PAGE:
“It is impossible to take sides at the end of the play; both Medea and Jason are equally guilty. Is it possible to feel sympathy for either of them?”
Medea is the tragic story of a woman desperate for revenge upon her husband, after he betrayed her for another woman’s bed. It was written by Euripides, a Greek playwright, in 431 B.C. Throughout the play each character shows us their inconsistent and contradicting personalities, in particular, Jason and Medea. The play opens with the Nurse expressing her anxiety about Jason betraying and leaving Medea for another, wealthier, woman. Our initial reaction is to feel empathetic towards Medea, who has been abandoned so conveniently. But towards the end of the play, when Medea takes revenge on Jason by killing their two sons, we feel sympathetic. Certain incidents, such as the death of Glauce and Creon, alter our perspective on these two complicated characters.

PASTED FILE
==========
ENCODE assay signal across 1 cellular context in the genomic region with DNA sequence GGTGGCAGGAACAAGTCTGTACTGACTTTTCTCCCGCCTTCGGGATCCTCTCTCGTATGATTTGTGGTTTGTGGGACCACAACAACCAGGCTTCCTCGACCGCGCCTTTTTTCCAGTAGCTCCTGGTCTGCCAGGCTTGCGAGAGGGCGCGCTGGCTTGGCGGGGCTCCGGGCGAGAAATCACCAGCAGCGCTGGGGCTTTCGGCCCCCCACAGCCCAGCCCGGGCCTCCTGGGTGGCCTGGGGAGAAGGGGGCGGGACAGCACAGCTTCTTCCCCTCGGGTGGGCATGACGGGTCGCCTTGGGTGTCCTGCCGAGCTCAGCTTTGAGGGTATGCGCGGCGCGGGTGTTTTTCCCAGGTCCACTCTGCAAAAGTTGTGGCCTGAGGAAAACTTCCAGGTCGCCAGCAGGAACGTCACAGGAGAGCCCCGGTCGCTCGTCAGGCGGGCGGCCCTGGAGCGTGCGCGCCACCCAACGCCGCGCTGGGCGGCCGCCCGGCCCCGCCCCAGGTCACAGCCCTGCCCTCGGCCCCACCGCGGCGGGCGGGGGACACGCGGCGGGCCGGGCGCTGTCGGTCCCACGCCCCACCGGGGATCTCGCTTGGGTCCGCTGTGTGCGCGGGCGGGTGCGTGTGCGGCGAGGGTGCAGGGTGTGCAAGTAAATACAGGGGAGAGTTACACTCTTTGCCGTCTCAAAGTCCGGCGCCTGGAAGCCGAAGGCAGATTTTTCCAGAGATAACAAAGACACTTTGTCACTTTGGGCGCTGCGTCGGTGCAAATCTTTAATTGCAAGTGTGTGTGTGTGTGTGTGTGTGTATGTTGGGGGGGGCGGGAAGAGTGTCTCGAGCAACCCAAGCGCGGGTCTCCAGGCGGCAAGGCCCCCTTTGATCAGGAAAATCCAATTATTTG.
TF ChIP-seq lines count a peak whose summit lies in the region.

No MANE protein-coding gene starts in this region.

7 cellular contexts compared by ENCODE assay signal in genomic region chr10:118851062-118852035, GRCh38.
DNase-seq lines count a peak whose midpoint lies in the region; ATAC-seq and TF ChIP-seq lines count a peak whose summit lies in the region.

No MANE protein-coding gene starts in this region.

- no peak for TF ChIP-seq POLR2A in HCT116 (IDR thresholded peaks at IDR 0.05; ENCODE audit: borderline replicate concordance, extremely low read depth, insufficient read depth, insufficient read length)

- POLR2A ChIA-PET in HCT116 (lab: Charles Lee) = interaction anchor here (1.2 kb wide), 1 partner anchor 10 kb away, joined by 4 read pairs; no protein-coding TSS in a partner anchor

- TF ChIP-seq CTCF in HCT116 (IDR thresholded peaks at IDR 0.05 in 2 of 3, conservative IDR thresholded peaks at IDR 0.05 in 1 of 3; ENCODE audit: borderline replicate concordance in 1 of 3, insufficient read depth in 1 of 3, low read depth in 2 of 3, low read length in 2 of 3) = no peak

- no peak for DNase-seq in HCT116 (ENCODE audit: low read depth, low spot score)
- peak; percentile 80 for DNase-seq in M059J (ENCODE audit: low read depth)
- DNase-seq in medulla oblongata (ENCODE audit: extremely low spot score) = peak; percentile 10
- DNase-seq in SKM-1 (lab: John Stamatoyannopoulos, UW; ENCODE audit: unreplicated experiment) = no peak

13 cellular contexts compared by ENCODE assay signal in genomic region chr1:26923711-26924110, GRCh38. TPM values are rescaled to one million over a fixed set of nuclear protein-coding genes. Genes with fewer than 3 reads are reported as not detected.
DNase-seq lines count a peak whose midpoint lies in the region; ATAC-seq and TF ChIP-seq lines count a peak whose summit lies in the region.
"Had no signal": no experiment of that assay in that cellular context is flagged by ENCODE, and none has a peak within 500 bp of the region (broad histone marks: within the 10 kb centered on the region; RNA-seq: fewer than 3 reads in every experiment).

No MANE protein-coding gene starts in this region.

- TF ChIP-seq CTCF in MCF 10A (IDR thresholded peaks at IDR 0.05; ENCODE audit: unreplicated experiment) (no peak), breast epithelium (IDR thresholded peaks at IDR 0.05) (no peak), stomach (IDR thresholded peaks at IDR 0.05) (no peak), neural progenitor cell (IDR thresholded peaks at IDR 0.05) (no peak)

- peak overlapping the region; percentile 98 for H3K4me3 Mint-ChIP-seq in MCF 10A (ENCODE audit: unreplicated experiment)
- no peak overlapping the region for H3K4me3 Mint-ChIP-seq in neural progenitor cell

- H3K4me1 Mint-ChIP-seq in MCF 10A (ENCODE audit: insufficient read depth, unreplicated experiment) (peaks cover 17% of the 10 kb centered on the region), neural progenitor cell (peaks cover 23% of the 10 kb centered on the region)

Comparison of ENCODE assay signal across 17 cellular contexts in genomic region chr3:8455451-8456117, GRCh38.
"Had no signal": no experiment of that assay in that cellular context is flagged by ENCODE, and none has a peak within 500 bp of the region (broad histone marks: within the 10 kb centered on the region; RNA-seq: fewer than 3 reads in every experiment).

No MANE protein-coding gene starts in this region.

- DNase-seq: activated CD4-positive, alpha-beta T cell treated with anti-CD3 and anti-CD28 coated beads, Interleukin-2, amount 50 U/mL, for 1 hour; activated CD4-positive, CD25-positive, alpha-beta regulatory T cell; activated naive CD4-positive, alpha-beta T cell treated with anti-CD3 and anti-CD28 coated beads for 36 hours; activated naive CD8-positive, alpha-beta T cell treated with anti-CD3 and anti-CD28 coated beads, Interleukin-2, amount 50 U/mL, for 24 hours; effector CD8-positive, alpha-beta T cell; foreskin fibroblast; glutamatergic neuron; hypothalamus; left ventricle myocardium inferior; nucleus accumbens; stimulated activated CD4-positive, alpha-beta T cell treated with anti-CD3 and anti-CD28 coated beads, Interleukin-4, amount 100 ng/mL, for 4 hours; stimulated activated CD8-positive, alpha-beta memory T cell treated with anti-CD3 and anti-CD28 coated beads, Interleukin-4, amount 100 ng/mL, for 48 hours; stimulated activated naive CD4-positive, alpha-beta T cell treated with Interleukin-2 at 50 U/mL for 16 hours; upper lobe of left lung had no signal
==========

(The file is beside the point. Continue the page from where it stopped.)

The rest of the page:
It is impulsive at the beginning of the play to feel sorry for Medea. The Nurse’s speech informs us of how arduous it was for Medea to come to Greece with Jason, on the Argo. She murdered her own father, King Pelias, as well as her brother and saved Jason from a serpent guarding the Golden Fleece, allowing him to escape. She betrayed her own people for Jason because she was ‘smitten with love’. Now that Jason is leaving her, she is just a simple foreigner living in Greece, seen as a woman of lower class to those born there. Medea cannot return to her homeland and, husbandless, she is disgraced. She cries that she has ‘no haven from this calamity’. When Jason first enters the play, he is confronted by Medea declaring all that she has done with him. Jason tells Medea that she should consider herself lucky and after being confronted, is quick to dismiss all of what Medea stated. Jason is convinced that it was thanks to Aphrodite, not Medea, that his life was spared on the Argo. He proclaims that she should be grateful to him for bringing her to a superior land....
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